Test The Process and Look for Weaknesses

Now that a response plan has been outlined and detailed, you need to test it to make sure it works. Teachers and coaches didn't just say that “practice makes perfect” for their health – it's actually the truth, and essential to having a comprehensive and trustworthy plan. Run a mock hack to see how your team executes – this could highlight any weaknesses in your response. Penetration testing, also commonly known as “pen tests,” should be run using either automated software or conducted manually. This will help you gather information on how attackers could hack into your system, letting you know if any gaps exist in your plan and allow you to adjust accordingly.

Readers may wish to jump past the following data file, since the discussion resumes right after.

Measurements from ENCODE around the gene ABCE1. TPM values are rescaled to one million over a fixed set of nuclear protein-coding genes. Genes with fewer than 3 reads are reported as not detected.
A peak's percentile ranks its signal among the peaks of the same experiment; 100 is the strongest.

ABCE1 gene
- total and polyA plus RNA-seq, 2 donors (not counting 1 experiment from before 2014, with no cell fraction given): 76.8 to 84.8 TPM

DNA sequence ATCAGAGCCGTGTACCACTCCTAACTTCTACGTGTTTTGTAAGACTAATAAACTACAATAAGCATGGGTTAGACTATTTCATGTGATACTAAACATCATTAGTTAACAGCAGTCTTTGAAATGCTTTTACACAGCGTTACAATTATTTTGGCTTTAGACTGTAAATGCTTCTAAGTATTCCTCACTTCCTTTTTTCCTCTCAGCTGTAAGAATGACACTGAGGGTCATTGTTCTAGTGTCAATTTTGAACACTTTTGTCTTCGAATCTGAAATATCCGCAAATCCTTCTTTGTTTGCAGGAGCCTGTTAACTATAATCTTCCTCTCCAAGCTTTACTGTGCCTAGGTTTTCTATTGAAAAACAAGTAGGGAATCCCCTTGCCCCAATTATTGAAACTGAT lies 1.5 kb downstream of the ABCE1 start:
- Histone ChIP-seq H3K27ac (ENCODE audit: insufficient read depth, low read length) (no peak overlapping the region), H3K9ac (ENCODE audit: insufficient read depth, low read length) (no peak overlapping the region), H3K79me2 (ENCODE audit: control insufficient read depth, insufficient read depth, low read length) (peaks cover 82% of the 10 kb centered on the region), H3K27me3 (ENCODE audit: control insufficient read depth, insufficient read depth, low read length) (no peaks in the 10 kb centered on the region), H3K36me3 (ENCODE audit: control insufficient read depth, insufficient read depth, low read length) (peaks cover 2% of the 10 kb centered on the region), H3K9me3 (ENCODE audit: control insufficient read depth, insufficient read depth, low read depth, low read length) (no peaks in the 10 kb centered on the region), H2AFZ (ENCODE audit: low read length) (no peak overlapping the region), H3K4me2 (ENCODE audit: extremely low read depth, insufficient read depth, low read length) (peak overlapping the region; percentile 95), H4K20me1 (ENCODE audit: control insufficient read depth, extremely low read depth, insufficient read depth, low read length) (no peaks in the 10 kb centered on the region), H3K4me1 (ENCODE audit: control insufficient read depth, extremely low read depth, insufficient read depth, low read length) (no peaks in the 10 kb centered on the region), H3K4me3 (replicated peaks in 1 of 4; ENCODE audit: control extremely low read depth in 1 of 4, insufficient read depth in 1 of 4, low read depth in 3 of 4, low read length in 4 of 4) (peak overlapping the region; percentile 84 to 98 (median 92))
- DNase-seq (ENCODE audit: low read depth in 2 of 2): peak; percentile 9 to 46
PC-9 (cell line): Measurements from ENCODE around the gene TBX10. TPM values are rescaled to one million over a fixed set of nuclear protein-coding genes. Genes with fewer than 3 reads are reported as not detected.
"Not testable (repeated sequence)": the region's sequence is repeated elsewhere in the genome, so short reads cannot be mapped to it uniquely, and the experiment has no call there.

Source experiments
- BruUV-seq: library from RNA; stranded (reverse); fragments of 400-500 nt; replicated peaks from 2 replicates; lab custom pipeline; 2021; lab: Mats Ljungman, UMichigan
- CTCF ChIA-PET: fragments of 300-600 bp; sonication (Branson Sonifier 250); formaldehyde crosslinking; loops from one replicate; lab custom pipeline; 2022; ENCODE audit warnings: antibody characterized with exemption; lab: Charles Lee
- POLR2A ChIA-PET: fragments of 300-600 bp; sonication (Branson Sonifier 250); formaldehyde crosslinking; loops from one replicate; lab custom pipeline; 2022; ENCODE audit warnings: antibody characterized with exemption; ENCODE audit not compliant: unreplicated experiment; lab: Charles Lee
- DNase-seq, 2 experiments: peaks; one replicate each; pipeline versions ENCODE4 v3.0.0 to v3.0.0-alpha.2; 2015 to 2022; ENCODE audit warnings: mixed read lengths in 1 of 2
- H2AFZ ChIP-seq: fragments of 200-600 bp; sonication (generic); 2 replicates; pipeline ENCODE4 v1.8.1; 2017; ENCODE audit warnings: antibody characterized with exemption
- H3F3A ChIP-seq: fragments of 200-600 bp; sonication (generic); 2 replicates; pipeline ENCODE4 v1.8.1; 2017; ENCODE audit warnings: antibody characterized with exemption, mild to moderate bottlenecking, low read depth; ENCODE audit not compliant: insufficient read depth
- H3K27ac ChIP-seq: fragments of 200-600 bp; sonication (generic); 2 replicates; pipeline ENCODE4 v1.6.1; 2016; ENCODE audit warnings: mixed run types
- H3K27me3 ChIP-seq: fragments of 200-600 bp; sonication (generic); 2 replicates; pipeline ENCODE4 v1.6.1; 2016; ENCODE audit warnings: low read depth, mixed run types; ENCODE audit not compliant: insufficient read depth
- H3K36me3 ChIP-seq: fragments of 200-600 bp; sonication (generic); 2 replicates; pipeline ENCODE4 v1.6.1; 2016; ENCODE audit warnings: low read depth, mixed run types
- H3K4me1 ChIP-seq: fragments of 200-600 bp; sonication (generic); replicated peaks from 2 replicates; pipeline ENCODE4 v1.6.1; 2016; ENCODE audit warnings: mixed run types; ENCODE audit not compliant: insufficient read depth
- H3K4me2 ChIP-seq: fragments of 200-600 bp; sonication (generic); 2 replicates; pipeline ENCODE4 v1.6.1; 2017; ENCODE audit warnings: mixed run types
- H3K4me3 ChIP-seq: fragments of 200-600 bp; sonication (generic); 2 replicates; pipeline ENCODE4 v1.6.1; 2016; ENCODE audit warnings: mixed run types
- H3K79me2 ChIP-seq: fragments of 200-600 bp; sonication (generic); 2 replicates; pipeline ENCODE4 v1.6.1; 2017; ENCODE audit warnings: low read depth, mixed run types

Address Your Information Security Disclosures

Understand what you are telling external stakeholders regarding how you will take care of their data, and make sure your representations are up to date and accurate. Don't over promise. Such assurances could be considered overpromising the level of data protection your clients have from your organization and could do more harm than good in the long run. As security challenges evolve, how you respond must evolve as well. Check your representations so they are up to date and accurate.

As cyber attacks increase in volume and complexity by the day, it's essential that you know how you will respond in a crisis. By following these steps and procedures, your organization can be well prepared to protect itself in the event of a hack or breach.